Abstract: FR-PO1045

Practice Variation in PHS-IR Kidney Transplants

Session Information

Category: Transplantation

  • 1702 Transplantation: Clinical and Translational


  • Brennan, Corey, Columbia University, New York, New York, United States
  • Husain, Syed Ali, Columbia University Medical Center, New York, New York, United States
  • Mohan, Sumit, Columbia University, New York, New York, United States
  • Chiles, Mariana C., Columbia University Medical Center, New York, New York, United States

There is significant center level practice variation for accepting deceased donor organs in the U.S. We hypothesized that this variation occurs even for kidneys with good outcomes such as those from PHS-IR donors.


Using data from the Scientific Registry of Transplant Recipients (SRTR) from 2010-2016, we identified 78,087 kidney-alone deceased donor transplant recipients to evaluate transplant center use of PHS-IR organs in the U.S. Additionally, Cox regression analysis was used to assess the difference in allograft outcomes between PHS-IR and non-PHS-IR kidneys.


12,751 (16.3%) of kidneys were procured from PHS-IR donors who were younger (33.1±12.2 vs 38.9±16.5 years), with less hypertension (17.5 vs 29.3%), diabetes (4.1 vs 7.8%), marginally higher terminal SCr (1.31±1.15 vs 1.13±1.06) and lower KDPI (36.7 vs 49.2%) than non-PHS-IR donors (all p<0.001). PHS-IR kidneys demonstrated lower all-cause (12.2 vs 16.7%) and death-censored (5.5 vs 8.2%) graft failure (p<0.001). Despite the objectively higher quality, nearly a third (32.9%) of all PHS-IR kidneys were transplanted by just 10 transplant centers while 20 centers performed no PHS-IR transplants over the 7 year study period (Figure 1). PHS-IR kidneys were also significantly more likely to be shared between OPOs (30.6% vs 23.9%, p<0.001), underscoring the reluctance by some centers to use PHS-IR kidneys. PHS-IR kidneys experienced a reduced risk of graft failure (HR=0.787, p<0.001), persisting even after adjusting for KDPI and EPTS (HR=0.921, p=0.046).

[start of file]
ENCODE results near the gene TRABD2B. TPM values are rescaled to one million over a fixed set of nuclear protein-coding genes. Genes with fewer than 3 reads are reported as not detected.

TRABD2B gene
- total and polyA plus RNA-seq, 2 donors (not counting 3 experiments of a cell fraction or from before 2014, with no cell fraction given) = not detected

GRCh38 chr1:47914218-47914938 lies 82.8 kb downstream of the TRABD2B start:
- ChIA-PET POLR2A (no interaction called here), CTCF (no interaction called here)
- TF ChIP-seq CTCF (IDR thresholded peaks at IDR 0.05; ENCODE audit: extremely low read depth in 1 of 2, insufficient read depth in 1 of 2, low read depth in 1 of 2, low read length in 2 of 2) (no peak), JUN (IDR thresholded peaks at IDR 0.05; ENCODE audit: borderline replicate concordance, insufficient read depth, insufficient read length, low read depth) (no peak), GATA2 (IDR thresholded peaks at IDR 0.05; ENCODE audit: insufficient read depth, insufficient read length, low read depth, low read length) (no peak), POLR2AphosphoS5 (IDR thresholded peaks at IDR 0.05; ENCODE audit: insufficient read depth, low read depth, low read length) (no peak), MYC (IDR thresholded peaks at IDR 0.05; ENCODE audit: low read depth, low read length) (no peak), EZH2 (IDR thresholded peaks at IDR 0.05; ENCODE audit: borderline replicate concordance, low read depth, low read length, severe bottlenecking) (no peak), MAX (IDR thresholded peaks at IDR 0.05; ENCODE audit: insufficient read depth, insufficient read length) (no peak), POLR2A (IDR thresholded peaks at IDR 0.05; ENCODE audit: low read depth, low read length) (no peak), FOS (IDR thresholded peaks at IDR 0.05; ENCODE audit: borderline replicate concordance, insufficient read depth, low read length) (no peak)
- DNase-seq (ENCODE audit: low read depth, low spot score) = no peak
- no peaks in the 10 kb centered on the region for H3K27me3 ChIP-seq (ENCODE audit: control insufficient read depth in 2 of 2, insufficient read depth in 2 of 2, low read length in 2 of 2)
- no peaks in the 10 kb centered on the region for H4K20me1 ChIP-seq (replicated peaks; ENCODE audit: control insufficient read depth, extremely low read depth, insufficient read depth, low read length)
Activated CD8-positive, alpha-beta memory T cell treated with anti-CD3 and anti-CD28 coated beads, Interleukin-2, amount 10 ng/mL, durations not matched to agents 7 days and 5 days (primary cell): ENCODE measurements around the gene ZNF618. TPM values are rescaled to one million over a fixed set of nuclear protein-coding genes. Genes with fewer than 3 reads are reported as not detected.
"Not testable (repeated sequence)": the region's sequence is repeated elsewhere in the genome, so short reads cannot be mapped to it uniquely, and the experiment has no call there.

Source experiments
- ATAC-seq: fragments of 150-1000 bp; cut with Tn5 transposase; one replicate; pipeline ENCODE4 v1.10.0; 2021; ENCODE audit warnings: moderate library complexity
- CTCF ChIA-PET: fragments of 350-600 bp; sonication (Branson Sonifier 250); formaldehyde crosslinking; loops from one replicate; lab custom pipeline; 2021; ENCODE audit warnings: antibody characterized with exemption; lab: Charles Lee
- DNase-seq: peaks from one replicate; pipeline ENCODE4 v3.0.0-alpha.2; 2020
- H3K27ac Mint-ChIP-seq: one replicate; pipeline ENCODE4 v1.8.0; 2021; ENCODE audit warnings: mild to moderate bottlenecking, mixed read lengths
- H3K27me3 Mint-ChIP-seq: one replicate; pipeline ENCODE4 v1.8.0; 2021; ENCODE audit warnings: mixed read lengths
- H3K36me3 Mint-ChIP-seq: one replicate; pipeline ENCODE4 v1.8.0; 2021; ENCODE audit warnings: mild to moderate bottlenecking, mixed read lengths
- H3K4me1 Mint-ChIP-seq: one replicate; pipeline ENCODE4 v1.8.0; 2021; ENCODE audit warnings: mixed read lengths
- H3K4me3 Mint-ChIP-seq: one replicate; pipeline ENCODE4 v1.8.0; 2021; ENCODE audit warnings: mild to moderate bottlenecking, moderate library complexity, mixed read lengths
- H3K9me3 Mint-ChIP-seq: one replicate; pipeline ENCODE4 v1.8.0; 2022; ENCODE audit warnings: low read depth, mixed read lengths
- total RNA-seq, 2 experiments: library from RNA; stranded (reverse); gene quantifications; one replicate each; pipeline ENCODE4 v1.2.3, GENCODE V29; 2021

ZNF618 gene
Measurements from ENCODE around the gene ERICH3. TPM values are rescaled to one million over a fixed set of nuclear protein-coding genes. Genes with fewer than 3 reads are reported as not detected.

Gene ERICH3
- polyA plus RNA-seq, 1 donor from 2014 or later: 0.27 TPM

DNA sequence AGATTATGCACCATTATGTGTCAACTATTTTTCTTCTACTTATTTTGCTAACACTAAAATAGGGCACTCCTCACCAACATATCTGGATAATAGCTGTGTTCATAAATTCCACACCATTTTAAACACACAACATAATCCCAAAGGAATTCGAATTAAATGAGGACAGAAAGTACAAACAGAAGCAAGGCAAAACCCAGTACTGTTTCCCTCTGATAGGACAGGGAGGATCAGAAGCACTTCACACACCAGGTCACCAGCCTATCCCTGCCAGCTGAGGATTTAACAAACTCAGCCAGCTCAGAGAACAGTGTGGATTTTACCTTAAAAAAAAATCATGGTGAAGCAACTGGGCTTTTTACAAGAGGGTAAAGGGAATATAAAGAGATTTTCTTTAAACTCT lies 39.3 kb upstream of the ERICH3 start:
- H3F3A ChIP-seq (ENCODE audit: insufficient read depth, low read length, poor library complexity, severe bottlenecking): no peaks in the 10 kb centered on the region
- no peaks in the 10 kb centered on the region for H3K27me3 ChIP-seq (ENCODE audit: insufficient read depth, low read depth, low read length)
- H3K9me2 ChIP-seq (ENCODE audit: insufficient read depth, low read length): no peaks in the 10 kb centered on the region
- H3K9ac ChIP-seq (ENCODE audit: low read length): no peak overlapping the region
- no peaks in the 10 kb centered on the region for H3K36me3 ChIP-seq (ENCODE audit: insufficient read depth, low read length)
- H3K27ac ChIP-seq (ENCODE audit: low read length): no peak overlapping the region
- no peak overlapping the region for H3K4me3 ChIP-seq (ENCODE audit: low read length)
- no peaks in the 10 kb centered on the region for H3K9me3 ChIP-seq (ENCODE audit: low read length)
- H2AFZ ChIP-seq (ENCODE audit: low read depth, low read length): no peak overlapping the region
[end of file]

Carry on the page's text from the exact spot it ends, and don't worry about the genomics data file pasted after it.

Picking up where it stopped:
Considerable variation in acceptance of PHS-IR donor kidneys exists despite evidence of the low risk of disease transmission and excellent outcomes. Although the number of potential donors who meet PHS-IR criteria is likely to rise during the opioid epidemic, the reluctance to use these organs is likely to adversely impact organ procurement and kidney discard in the U.S and reaffirms that deceased donors are often declined for factors other than organ quality.

Figure 1.